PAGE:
The patio outside Imminent Brewing Company in Northfield, Minnesota. Minnesota Prairie Roots file photo.

 

Then there’s event organizer, poet laureate Rob Hardy. We met awhile back at Imminent Brewing in Northfield during an open mic beer poetry reading. Yup, write a poem about beer and then stand up and read it. There won’t be any beer at Thursday’s bookstore reading. But be assured you’ll hear some good poetry read by some talented writers. With treats served afterward. And poetry books for sale.

© Copyright 2019 Audrey Kletscher Helbling

 

Bringing poetry to the people in Mankato & I’m in January 19, 2018

 

NEARLY SIX MONTHS have passed since I stopped at Spring Lake Park in North Mankato to view my poem posted there as part of the Mankato Poetry Walk & Ride.

 

The post just to the front left of the car holds a sign with my poem printed thereon.

 

 

Looking back across the lake toward the willows and my nearby poetry sign.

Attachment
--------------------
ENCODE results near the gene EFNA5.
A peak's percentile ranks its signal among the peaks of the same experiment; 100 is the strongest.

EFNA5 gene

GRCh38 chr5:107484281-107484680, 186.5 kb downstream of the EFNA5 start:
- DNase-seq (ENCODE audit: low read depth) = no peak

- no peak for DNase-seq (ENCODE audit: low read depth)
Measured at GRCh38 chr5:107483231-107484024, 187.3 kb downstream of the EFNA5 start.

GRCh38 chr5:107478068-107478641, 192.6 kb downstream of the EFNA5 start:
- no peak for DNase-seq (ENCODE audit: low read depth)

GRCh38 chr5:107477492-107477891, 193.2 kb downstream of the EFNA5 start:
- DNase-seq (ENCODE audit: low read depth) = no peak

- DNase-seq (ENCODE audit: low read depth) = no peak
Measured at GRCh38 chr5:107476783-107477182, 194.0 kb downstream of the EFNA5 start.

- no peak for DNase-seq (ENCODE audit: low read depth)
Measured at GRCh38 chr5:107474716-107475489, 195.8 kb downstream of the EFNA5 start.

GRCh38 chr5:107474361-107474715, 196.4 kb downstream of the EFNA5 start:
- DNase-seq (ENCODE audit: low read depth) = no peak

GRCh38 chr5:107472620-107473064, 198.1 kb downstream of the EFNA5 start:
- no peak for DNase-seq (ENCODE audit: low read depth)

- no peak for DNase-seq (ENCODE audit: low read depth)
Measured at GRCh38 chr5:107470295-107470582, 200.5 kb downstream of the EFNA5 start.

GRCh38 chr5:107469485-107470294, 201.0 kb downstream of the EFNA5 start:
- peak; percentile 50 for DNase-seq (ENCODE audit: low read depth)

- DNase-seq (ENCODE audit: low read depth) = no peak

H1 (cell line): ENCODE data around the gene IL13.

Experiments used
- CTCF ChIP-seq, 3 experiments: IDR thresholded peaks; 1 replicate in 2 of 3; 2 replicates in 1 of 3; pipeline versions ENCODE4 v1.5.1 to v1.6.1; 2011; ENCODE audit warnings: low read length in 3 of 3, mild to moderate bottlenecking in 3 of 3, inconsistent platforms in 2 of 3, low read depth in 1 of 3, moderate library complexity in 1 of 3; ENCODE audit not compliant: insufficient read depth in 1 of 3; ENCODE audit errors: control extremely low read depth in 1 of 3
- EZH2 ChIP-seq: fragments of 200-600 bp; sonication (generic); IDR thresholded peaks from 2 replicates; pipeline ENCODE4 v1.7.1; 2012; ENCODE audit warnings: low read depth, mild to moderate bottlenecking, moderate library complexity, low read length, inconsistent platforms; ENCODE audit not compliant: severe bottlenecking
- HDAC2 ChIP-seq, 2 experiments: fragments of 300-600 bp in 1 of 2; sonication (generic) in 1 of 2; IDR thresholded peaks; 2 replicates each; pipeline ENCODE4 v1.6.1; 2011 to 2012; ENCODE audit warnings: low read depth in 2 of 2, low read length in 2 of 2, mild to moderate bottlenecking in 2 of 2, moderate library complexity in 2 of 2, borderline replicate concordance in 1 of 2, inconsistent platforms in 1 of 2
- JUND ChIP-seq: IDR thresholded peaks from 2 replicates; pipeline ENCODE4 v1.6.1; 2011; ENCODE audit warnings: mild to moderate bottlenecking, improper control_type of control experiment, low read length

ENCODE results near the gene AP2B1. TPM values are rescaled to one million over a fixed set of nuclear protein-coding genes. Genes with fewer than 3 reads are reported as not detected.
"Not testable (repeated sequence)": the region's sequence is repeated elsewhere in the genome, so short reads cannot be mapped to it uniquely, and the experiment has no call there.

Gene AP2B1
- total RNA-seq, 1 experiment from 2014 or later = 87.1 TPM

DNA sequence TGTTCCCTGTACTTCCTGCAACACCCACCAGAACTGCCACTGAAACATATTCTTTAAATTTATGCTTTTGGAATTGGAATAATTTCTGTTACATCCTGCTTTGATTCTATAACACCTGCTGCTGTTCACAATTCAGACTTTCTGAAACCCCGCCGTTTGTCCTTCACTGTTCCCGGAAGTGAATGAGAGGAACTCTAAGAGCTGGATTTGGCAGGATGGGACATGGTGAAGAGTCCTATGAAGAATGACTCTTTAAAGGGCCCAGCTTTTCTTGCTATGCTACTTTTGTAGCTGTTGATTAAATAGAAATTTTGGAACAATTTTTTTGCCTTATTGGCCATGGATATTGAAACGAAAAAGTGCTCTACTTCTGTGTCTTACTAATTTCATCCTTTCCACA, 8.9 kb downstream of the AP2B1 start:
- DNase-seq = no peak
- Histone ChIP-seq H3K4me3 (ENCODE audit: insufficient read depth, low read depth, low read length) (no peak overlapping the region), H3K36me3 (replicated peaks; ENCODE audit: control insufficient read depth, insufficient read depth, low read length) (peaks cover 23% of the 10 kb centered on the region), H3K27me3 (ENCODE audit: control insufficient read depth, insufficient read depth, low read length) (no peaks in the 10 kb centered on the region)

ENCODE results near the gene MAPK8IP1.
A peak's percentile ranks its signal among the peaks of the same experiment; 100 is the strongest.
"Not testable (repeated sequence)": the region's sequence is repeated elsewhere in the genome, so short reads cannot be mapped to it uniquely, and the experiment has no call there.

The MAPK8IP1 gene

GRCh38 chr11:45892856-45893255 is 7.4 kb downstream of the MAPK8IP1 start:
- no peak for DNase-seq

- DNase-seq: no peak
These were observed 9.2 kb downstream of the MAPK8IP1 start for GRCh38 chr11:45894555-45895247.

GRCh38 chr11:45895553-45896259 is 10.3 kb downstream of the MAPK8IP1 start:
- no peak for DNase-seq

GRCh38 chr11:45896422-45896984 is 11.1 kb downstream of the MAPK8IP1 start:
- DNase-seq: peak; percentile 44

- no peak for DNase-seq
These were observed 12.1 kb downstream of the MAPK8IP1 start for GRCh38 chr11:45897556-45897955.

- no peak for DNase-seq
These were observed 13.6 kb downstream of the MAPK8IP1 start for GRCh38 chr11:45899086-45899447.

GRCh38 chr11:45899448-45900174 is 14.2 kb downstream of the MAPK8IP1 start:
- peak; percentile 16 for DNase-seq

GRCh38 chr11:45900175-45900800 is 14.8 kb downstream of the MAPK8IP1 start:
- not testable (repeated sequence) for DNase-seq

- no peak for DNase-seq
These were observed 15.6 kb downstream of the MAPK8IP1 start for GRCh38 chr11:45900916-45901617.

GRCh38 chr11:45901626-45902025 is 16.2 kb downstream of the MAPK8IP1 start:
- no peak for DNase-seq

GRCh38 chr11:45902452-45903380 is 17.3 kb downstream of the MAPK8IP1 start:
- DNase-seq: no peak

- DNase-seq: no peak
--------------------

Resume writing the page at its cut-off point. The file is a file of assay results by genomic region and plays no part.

Located at the edge of a parking lot next to a trail and within a stone’s throw of drooping weeping willows, my award-winning poem about detasseling corn contrasts with the tranquil setting of lake and lawn separated by bullrushes flagged by cattails.

 

The Sibley Farm playground inside Sibley Park features these cornstalk climbing apparatus. Minnesota Prairie Roots file photo.

 

The poem may have been more appropriately placed next to cornstalk climbing apparatus at the Sibley Farm playground in Mankato’s Sibley Park.

 

A beautiful setting for poetry.

 

 

 

Still, I am grateful for this opportunity to get my poetry out there in a public place. This placement of selected poems along recreational trails and in parks in Mankato and North Mankato brings poetry to people in an approachable and everyday way. That is the beauty of this project—the accessibility, the exposure in outdoor spaces, the flawless weaving of words into the landscape.